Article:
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New Ga. bill to keep Peeping Toms out from under skirts

Shaw Blackmon, right, is sworn in Aug. 20, 2015, by Superior Court Judge George Nunn as the new District 146 represenative at Central Georgia Technical College. Blackmon has filed a bill that would make it clear that it’s illegal to take secret “upskirt” photos in Georgia.
Shaw Blackmon, right, is sworn in Aug. 20, 2015, by Superior Court Judge George Nunn as the new District 146 represenative at Central Georgia Technical College. Blackmon has filed a bill that would make it clear that it’s illegal to take secret “upskirt” photos in Georgia. bcabell@macon.com

A Houston County legislator has filed a bill to clarify that in Georgia it’s wrong to take secret pictures up women’s skirts.

“It’s something we all recognize as unacceptable behavior,” said state Rep. Shaw Blackmon, R-Bonaire, sponsor of House Bill 9.

But this year, a Georgia court reversed the conviction of a man for one count of criminal invasion of privacy for what’s called “upskirting.” That man, Brandon Lee Gary, admitted to police about three years ago that he had secretly snapped cellphone videos up the skirt of a woman shopping at the Perry Parkway Publix, where he then worked. He was pretending to tie his shoes.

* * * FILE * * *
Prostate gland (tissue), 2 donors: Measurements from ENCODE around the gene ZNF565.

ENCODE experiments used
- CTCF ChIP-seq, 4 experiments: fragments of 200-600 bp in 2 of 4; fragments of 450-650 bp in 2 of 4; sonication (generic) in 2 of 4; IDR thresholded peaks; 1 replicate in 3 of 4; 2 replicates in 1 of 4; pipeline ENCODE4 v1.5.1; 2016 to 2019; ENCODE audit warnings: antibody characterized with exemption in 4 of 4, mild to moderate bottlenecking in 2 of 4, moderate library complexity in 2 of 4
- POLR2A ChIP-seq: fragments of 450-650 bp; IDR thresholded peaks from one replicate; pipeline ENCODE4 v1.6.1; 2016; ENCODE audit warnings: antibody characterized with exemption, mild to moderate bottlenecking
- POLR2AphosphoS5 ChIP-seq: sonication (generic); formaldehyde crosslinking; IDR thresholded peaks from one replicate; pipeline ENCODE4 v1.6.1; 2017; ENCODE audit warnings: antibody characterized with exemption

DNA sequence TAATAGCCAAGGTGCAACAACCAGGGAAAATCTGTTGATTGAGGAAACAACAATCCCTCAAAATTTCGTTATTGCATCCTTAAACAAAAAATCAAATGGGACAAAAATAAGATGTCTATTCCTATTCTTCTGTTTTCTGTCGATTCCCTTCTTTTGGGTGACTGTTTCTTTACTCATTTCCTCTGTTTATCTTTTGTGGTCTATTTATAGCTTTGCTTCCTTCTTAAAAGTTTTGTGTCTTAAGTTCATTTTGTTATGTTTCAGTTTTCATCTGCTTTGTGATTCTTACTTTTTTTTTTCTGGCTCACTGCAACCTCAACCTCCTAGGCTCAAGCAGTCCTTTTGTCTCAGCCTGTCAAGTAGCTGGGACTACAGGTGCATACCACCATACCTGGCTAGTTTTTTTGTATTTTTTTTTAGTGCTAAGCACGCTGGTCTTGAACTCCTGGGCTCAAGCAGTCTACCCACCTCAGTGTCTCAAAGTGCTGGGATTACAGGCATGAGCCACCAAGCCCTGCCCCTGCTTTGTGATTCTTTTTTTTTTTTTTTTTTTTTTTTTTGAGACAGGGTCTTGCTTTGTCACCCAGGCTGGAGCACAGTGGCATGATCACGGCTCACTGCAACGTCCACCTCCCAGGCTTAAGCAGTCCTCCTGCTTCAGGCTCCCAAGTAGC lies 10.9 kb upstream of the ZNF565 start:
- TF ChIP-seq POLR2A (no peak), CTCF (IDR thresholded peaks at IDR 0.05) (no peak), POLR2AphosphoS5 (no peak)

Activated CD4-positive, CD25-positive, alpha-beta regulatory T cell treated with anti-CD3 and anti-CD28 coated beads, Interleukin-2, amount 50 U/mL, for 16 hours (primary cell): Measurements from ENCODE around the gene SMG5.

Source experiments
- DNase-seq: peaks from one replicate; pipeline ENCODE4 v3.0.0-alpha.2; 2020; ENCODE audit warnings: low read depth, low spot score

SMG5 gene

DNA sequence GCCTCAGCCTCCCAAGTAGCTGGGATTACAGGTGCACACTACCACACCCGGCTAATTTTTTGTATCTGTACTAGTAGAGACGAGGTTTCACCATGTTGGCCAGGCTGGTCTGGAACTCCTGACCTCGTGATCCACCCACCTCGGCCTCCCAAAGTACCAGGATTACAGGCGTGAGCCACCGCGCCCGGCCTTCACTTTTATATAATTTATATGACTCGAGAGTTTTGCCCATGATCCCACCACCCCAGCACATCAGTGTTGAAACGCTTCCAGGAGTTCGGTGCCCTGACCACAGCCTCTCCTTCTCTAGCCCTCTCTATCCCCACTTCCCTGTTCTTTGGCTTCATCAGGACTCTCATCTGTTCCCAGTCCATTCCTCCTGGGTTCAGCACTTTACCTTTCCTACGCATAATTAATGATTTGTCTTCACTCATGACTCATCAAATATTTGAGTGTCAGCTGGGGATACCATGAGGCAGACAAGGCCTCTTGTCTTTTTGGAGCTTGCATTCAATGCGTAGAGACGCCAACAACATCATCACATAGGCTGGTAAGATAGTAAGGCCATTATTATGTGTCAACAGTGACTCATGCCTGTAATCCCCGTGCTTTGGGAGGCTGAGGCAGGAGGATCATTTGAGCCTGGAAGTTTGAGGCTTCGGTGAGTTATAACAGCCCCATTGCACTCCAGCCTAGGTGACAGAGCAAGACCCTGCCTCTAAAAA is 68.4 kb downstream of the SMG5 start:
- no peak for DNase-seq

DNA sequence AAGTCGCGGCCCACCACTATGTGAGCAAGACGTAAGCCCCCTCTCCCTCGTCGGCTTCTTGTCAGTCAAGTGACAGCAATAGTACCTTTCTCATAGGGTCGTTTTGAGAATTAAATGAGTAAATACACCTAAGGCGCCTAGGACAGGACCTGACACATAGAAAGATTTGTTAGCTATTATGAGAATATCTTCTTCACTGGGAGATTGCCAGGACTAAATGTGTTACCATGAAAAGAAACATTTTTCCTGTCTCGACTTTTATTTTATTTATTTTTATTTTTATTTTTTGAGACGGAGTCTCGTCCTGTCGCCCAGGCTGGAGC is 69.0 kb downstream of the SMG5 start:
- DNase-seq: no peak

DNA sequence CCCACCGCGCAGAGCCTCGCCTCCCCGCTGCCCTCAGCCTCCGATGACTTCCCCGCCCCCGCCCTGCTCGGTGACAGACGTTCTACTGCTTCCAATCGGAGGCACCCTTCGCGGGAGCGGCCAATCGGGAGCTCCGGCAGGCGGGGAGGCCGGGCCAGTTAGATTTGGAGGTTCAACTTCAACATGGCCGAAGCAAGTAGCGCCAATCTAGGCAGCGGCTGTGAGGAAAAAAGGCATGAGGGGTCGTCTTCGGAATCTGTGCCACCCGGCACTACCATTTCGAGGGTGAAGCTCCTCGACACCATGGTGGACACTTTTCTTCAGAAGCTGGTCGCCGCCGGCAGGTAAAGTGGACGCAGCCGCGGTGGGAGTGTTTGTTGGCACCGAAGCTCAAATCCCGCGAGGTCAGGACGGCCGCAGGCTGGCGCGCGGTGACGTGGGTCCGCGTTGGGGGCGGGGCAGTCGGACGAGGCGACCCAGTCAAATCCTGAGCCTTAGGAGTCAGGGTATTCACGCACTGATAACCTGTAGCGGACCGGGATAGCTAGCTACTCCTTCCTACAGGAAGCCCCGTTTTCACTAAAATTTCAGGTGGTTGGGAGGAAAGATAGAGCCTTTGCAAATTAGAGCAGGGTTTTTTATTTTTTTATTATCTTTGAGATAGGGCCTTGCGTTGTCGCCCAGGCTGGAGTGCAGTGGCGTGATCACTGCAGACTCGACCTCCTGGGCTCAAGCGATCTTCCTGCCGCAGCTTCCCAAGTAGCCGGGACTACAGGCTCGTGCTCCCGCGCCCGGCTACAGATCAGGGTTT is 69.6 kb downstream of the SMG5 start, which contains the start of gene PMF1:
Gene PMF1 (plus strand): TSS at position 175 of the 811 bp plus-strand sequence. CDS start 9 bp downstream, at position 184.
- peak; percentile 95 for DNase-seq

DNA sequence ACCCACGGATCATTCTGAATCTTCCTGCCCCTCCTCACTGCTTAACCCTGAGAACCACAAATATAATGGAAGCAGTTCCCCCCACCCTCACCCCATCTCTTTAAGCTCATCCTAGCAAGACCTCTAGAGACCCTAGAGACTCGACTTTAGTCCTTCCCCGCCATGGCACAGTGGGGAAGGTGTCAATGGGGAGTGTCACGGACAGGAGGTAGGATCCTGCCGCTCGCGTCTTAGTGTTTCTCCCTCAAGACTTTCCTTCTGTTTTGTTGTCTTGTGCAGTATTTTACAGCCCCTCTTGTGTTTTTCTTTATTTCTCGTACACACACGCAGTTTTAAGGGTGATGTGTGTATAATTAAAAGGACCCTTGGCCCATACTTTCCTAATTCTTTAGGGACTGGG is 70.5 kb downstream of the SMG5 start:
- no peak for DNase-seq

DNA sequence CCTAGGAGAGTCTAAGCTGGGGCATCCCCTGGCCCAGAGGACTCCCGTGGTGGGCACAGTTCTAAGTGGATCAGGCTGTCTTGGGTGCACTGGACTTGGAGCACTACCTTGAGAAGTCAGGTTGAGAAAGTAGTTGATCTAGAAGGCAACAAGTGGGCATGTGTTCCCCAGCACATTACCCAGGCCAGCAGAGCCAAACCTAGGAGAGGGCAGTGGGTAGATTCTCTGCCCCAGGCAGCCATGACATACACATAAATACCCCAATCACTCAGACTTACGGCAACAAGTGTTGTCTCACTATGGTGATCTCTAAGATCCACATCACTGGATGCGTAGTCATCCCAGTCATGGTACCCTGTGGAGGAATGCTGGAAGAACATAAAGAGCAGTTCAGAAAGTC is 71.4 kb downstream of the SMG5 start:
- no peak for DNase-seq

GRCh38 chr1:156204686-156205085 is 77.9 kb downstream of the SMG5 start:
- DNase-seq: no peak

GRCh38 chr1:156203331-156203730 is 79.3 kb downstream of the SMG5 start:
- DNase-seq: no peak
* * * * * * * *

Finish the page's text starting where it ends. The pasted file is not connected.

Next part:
But the Georgia Court of Appeals said that, technically, Georgia laws guaranteeing privacy don’t apply to the space under peoples’ clothes.

“All this (bill) does is patch that up, allow this to be deemed criminal behavior,” Blackmon said.

The bill looks likely to have an easy passage through the state House when lawmakers meet early next year. When the court ruling came out, House Majority Leader David Ralston, R-Blue Ridge, said that if the state high court were to affirm it, he would expect legislation to address the issue. And the second signer on the bill is state Rep. Rich Golick, R-Smyrna, the chair of the committee that is likely to hear the bill.

Maggie Lee: @maggie_a_lee

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